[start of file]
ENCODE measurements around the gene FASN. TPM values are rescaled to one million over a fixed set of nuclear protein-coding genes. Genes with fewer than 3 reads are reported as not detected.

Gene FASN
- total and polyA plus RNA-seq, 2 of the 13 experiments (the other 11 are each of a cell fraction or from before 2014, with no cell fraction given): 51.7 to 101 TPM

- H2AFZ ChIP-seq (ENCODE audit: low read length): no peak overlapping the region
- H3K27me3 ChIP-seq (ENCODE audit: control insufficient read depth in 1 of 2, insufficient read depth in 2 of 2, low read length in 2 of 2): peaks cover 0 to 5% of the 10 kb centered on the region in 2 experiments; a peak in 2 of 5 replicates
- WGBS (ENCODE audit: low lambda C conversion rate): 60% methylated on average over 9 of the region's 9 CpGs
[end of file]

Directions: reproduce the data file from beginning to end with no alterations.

ENCODE measurements around the gene FASN. TPM values are rescaled to one million over a fixed set of nuclear protein-coding genes. Genes with fewer than 3 reads are reported as not detected.

Gene FASN
- total and polyA plus RNA-seq, 2 of the 13 experiments (the other 11 are each of a cell fraction or from before 2014, with no cell fraction given): 51.7 to 101 TPM

- H2AFZ ChIP-seq (ENCODE audit: low read length): no peak overlapping the region
- H3K27me3 ChIP-seq (ENCODE audit: control insufficient read depth in 1 of 2, insufficient read depth in 2 of 2, low read length in 2 of 2): peaks cover 0 to 5% of the 10 kb centered on the region in 2 experiments; a peak in 2 of 5 replicates
- WGBS (ENCODE audit: low lambda C conversion rate): 60% methylated on average over 9 of the region's 9 CpGs